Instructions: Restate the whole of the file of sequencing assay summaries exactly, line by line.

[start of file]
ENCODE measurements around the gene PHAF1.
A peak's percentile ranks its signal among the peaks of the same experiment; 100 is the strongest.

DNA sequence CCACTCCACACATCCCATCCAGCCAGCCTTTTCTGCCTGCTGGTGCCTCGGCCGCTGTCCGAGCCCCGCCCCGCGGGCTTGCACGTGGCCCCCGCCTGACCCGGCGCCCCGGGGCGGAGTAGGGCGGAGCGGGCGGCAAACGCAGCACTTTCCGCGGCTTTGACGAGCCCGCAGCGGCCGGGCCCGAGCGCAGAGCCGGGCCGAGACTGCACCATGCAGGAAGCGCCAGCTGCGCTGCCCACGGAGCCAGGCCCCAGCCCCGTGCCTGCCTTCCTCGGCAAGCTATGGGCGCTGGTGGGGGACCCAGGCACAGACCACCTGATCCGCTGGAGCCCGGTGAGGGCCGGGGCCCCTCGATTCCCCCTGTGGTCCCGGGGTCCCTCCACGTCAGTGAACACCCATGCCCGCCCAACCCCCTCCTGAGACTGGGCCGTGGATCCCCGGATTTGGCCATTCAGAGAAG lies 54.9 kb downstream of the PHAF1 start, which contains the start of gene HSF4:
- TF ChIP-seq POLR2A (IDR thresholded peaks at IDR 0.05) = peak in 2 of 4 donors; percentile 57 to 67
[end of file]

ENCODE measurements around the gene PHAF1.
A peak's percentile ranks its signal among the peaks of the same experiment; 100 is the strongest.

DNA sequence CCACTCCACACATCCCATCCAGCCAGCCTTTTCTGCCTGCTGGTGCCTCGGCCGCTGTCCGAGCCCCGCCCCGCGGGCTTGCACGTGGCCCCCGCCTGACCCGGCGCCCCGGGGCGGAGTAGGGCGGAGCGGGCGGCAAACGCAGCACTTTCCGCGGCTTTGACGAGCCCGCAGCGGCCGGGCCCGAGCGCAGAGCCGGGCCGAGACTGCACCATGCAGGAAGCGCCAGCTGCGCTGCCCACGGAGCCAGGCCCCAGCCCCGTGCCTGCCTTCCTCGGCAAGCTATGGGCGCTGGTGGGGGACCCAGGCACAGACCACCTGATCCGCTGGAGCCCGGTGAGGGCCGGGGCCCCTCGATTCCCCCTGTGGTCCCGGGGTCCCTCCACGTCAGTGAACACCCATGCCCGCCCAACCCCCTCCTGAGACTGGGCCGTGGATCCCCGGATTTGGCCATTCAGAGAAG lies 54.9 kb downstream of the PHAF1 start, which contains the start of gene HSF4:
- TF ChIP-seq POLR2A (IDR thresholded peaks at IDR 0.05) = peak in 2 of 4 donors; percentile 57 to 67